surface mining

(redirected from strip-mining)
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surface mining

[′sər·fəs ‚mīn·iŋ]
(mining engineering)
Mining at or near the surface; includes placer mining, mining in open glory-hole or milling pits, mining and removing ore from opencuts by hand or with mechanical excavating and transportation equipment, and the removal of capping or overburden to uncover the ores.
References in periodicals archive ?
The strip-mining, I must report, does indeed take place, All the charm and breezy fun of the original TV series has been ruthlessly strip-mined away in this big-screen outing.
She stands watch over the Flight 93 memorial in this old strip-mining field like a mother cat watches over her kittens.
Further investigation of this locality revealed that clearing and strip-mining of the land has destroyed the original habitat.
Federal legislation has caught up with, and largely corrected, the damage strip-mining does to the land.
He has participated in landmark environmental and public law events in Ohio, including the Erie Nuclear Power Station proceedings, the filing of the first state cost recovery action under the federal Superfund Act, extensive re-drafting of Ohio's strip-mining laws to conform to the requirements of the federal Surface Mining Control and Reclamation Act and the letting of millions of dollars in contracts for the clean-up of unreclaimed strip-mined lands in Ohio.
Once a seafaring capital that prospered by strip-mining the global whale community, the island today is an ultra-chic summer destination for the affluent, with private jets lining the airport tarmac and one-bedroom shacks selling for half a million dollars.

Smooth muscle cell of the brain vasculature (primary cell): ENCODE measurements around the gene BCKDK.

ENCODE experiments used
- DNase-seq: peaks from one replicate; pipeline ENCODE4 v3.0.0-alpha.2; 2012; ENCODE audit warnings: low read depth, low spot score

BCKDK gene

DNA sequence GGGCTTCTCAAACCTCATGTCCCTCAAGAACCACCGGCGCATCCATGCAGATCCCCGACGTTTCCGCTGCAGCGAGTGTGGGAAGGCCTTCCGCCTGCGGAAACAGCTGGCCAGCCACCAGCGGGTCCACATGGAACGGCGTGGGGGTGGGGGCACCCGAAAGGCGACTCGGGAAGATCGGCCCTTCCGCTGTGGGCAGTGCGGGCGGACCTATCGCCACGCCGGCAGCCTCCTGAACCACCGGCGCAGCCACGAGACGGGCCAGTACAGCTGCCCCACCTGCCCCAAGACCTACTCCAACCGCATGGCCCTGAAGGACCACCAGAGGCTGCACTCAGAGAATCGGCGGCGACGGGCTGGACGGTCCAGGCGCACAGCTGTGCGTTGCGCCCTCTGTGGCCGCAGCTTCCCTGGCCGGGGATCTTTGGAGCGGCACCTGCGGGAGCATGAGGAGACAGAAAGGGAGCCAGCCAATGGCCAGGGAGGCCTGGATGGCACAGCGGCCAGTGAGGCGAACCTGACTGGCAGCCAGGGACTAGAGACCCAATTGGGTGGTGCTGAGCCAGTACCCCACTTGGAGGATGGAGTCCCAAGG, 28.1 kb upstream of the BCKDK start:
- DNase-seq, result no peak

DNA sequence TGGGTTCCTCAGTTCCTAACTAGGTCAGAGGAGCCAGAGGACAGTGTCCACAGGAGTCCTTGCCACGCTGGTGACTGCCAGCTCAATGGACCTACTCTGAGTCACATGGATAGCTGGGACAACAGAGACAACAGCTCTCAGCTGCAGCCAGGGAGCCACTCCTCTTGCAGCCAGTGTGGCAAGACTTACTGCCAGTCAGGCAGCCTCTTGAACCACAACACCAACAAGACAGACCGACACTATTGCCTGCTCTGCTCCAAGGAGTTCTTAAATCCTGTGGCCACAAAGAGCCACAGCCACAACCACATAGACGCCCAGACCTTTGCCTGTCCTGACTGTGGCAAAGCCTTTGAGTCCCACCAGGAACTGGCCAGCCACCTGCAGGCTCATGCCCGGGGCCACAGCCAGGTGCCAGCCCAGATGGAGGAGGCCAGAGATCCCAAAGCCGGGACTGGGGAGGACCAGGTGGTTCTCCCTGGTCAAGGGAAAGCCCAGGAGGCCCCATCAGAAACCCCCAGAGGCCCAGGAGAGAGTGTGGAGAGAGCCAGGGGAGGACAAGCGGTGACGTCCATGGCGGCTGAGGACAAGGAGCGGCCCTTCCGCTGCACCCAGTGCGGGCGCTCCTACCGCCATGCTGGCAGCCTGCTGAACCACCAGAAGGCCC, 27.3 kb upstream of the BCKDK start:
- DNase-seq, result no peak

From a single American flag in an old strip-mining field in Shanksville, Pa.
It's the year 3000 and aliens from the planet Psychlo are strip-mining Earth using the humans as slaves.
William Kerrigan, the class project was an oral history project on the history of strip-mining and the Big Muskie in southeastern Ohio.
Looping through a tiny hole in a piece of strip-mining legislation, over the last 10 years Appalachia's coal industry has conducted a war of attrition against the region's environment, people, and rural tradition.
I can still recall my first reaction upon seeing a mountaintop removal site created by a strip-mining operation: "Whoa
Another strip from 1981 shows all oil executive (recurring character Jim Andrews) gloating over James Watt's proposals to "restore mountaintop mining, expand offshore oil drilling, ease strip-mining," etc.